Moss FM, is the world's first functional FM radio which is powered by biological solar panels that incorporate the plant.
The radio is designed by University of Cambridge biochemist Paolo Bombelli and London-based product designer Fabienne Felder.
"In the same way that the solar panels harnesses the energy of light and delivers electrical power, Moss FM it does it by using biological material," Bombelli was quoted as saying on BBC Radio 4.
It is also regarded as the first functional moss-powered object that requires more electricity than a liquid-crystal display.
How does it work?
A frame holds 10 moss pots that are connected to form a "photo microbial fuel cell".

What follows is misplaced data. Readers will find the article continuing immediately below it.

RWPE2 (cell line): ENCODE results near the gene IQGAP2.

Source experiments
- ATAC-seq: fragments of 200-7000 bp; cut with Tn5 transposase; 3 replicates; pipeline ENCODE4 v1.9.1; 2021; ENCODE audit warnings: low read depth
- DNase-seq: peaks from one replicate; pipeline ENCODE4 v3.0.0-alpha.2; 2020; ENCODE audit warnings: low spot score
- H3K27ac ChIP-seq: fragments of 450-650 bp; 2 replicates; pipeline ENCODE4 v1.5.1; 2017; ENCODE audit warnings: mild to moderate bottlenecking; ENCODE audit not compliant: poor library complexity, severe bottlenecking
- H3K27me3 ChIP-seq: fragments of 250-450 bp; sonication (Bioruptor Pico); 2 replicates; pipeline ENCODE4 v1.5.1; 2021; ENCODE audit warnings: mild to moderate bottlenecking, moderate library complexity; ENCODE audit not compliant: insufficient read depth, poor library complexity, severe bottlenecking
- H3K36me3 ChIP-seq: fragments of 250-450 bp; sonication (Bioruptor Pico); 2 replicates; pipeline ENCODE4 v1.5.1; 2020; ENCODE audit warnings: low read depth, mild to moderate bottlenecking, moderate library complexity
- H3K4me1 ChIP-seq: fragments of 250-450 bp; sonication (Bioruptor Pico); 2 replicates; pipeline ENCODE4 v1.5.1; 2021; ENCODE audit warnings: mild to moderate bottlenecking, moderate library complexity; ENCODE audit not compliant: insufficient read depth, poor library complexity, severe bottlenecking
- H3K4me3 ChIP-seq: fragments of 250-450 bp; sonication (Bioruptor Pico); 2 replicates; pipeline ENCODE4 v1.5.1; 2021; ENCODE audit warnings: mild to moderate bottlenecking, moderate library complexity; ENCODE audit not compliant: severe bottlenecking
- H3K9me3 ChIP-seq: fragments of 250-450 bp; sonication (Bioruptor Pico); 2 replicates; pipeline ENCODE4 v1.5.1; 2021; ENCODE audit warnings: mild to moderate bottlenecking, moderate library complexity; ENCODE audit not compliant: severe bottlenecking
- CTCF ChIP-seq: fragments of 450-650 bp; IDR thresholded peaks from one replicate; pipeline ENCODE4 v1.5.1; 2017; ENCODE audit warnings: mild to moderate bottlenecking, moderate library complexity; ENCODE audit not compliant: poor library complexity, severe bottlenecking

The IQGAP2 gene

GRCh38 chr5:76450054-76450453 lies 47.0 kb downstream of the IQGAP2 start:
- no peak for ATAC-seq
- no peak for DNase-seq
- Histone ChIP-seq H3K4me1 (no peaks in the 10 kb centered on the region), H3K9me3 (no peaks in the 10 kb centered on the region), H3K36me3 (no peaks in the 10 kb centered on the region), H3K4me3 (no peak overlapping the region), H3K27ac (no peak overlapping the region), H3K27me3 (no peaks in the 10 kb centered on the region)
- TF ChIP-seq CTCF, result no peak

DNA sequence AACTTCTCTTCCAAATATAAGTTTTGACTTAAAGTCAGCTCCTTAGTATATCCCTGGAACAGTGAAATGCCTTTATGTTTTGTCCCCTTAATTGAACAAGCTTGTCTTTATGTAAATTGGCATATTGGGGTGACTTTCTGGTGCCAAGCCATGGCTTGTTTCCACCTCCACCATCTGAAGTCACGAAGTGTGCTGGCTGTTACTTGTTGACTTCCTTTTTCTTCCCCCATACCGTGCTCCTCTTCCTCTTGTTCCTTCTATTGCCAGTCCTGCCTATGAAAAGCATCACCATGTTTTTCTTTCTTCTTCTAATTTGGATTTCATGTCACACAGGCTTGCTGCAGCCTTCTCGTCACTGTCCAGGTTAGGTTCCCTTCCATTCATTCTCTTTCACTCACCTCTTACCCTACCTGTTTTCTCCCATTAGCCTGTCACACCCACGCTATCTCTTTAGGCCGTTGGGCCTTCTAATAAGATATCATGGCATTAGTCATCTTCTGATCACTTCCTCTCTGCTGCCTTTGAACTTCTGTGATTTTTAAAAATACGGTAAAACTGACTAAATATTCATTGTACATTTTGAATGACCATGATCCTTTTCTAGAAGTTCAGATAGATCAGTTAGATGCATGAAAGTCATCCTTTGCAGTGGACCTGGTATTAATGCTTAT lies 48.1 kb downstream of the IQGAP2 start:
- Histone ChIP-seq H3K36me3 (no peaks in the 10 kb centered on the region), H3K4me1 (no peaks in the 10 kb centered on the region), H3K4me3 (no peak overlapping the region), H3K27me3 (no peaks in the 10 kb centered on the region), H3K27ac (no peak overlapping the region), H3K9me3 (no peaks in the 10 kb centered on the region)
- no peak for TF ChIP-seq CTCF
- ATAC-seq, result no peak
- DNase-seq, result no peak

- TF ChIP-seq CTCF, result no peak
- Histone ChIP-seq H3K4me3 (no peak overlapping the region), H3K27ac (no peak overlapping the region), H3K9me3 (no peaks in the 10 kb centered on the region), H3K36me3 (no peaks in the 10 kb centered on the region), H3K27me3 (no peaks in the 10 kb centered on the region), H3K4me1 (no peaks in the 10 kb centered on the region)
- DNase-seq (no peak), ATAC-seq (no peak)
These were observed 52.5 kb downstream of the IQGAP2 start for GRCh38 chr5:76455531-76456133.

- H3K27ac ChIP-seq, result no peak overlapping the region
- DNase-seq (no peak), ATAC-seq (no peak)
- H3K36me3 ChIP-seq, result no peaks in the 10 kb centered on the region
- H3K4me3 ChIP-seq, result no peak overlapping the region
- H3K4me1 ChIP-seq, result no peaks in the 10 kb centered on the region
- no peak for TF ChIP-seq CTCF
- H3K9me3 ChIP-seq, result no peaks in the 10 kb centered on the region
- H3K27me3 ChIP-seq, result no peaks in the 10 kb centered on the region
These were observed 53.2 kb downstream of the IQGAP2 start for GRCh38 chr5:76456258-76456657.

The biochemical process in the fuel cell harnesses the electrons and protons produced by photosynthesising plants - turning them into an electrical current.
Currently, the moss pots produce a potential of more than 4.5 volts.
In the first experiment, the radio played for a minute and 20 seconds.
According to Bombelli, other plants and algae could also be used.
The scientists are now working on to improve the process so that the radio can be played for longer periods.